In the Twin Ports, the holiday season is ushered in by all the usual signs — dropping temperatures, first snowfalls and glimpses of the big man himself, Santa Claus. But for many people in the Northland, the holiday season isn’t official until they hear the first playing of “Christmas City.”
“Christmas City” was first released in 1962, written and recorded specifically as a theme song for the Christmas City of the North Parade. The parade had been launched just a few years prior, quickly becoming a popular Twin Ports tradition. It was in need of a theme song. Songwriter Don Peterson from Hibbing presented two songs to the owner of WDSM (now KBJR-6), who in turn gave the songs to Merv Griffin for recording.
The first song was the now very familiar (at least locally) “Christmas City.” The second carol, “The Song of the Christmas City,” can be found on the B-side of the original vinyl single.
Mark Nicklawske, a Duluth resident who collects 45s, first came across a copy of “Christmas City” when he moved to Duluth in 2015.
Nicklawske has been collecting records since the 1970s, joking that he only became a homeowner because he wanted space for a jukebox. One year, he realized he owned so many Christmas records, he and his wife might as well throw a party. His annual jukebox Christmas party has been a tradition ever since. One of the 45s always on the docket is “Christmas City.”
“Looking for records is a great way to get out and learn about a community,” Nicklawkse said. “I like to find records that people are familiar with but not overly familiar with.” Most Duluthians have heard “Christmas City,” but the song on the B-side might be unfamiliar.
Duluth has a long history of mentions and references in songs — “Christmas City” is only the tip of the iceberg. Several other “Duluth-friendly” songs can be found on 45s, such as “Two Kids from Duluth Minnesota,” recorded in 1969 by The Stonemans. Another popular song that saw many versions beginning in 1950 was a song titled “Cincinnati Dancing Pig,” which mentions Duluth in the line “From Duluth to Birmingham, he’s the pork chop Dapper Dan.”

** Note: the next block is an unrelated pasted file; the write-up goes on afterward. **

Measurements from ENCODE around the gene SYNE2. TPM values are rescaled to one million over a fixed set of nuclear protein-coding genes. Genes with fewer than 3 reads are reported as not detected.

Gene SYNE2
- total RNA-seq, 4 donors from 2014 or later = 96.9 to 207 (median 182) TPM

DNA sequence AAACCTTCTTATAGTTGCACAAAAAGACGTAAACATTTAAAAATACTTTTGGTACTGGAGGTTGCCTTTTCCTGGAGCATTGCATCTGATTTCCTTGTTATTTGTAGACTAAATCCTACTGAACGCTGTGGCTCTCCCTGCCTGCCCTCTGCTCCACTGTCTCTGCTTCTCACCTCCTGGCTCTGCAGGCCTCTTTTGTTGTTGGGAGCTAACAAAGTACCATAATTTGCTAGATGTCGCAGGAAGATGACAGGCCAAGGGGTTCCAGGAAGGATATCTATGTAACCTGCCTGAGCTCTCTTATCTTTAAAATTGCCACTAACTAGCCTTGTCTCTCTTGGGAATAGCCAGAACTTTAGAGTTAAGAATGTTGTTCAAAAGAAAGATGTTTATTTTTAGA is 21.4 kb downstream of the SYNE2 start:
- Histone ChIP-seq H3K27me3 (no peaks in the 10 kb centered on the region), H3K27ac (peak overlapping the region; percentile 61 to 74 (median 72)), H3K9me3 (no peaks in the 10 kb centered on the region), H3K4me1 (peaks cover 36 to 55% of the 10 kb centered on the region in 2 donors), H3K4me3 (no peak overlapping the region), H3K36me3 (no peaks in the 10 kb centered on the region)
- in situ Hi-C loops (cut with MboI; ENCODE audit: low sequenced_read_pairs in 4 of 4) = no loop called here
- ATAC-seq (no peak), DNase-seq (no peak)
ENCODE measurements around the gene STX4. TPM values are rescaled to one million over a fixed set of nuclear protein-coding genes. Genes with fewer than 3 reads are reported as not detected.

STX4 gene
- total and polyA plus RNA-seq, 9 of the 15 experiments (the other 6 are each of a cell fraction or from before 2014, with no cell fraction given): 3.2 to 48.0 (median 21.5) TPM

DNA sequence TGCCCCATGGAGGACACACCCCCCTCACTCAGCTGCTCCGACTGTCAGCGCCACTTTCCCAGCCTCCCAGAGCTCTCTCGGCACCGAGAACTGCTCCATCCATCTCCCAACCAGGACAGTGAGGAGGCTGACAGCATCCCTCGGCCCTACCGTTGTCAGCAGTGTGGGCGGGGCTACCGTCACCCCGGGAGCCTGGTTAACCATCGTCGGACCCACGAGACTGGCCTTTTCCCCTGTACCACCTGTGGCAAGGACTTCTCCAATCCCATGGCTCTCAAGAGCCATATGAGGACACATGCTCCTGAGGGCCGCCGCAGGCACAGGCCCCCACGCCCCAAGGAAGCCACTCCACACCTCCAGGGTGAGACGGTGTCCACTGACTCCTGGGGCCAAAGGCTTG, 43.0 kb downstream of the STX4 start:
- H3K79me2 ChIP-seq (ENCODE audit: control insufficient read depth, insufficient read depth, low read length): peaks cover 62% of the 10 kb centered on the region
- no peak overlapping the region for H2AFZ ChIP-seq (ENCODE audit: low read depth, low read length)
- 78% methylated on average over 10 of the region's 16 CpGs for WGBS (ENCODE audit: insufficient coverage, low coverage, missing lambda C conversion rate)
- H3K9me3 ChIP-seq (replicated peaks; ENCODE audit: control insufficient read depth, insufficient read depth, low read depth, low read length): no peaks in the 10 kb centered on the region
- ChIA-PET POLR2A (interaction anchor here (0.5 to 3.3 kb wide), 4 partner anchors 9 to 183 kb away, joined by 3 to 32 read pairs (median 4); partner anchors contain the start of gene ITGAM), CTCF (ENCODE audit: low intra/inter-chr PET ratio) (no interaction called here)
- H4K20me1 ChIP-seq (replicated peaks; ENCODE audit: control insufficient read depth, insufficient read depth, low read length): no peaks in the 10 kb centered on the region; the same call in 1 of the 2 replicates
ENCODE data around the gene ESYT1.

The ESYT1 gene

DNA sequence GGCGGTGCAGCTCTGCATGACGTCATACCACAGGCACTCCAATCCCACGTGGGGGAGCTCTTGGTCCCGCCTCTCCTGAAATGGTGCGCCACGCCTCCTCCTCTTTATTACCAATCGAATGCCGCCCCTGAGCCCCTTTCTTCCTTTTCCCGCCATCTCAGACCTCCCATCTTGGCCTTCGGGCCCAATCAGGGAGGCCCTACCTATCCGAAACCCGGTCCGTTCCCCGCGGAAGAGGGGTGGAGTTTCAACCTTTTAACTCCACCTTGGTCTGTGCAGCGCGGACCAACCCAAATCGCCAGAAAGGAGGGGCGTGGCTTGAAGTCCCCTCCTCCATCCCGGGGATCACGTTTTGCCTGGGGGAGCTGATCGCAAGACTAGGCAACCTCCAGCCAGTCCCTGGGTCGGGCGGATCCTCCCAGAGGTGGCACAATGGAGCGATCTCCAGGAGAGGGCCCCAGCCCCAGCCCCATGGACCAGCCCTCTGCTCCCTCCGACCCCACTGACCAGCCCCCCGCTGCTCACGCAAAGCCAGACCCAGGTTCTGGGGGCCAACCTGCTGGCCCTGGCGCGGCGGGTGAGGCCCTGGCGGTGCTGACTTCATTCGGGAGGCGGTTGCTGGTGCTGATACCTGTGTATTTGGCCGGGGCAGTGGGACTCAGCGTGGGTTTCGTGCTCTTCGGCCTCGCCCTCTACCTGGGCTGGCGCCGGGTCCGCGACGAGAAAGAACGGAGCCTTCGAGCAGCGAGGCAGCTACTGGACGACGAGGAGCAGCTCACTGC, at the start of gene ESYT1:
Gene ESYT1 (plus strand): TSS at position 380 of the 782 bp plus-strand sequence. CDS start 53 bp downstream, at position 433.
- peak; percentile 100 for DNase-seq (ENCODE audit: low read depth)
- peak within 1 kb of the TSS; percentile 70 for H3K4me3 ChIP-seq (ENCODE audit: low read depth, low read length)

In 1974, northern Minnesota native Bob Dylan crooned over his childhood hometown in the song, “Something There Is About You,” singing the lyrics “Great days on the Great Lakes, walking around the hills of old Duluth.” It was the only time Duluth is specifically mentioned in any of his songs. “North Country Blues,” however, which was released in 1974, appears to be about the Iron Range — possibly even Hibbing — where Dylan grew up and attended high school.
The blog Perfect Duluth Day has done a thorough job of compiling a list of songs (and TV shows/movies) that reference Duluth. The blog even features a separate list of songs referencing Duluth neighborhoods or places, rather than Duluth itself. Links are included in the blog posts for anyone who wants to listen, but be warned: It is a deep rabbit hole. One could spend all day listening to song clips.
Even big names such as Nirvana and Alice Cooper had songs that mentioned Duluth in the lyrics. It is fair to wonder why Duluth occasionally shows up in song lyrics sung by performers that don’t seem to have any ties to the area.
“I don't think there is anything particularly phonetically appealing about singing the word Duluth,” said Paul Lundgren, one of the blog's founders. “When it ends up in a song, it's either because the songwriter wants to mention a random place, wants to mention Duluth specifically for some personal reason, or wants to joke about a cold place and thinks International Falls has too many syllables.”
There are, of course, more than a few talented local bands in the Twin Ports area, and many of them include Duluth references in their song lyrics. “Your audience will catch what you're referring to and get a little sense of belonging out of it,” Lundgren said. For instance, the Duluth indie rock band Low released a song titled “Starfire,” which is about Scott Lunt, the creator of Homegrown Music Festival.
For a historical look at this topic, in 1976 the Duluth Public Library put together a songbook of Duluth songs. The publication was not a collection of songs that simply mention Duluth. Rather, it was more of an effort to preserve Duluth history through songs written for local events, much as “Christmas City” had been written for the annual Christmas parade.
The songbook begins with the 1879 title “The Duluth Galop,” and goes on to include interesting entries such as a marching song written for the Glass Block department store, and a foxtrot titled “Oh, Mister Snow Man,” written for the long-extinct Duluth Winter Frolic.
“Christmas City” is arguably the most widely recognized song about Duluth, but there are many more songs that either name-drop or are outright about our fair city. Some have long disappeared from everyday life, some can be downloaded, and some can be heard at venues in Duluth. It is the season to enjoy “Christmas City,” but the variety of songs can keep a person engaged long past the holiday season.
Kathleen Murphy is a freelance writer who lives and works in Duluth. You can reach her at KMurphyWrites@gmail.com.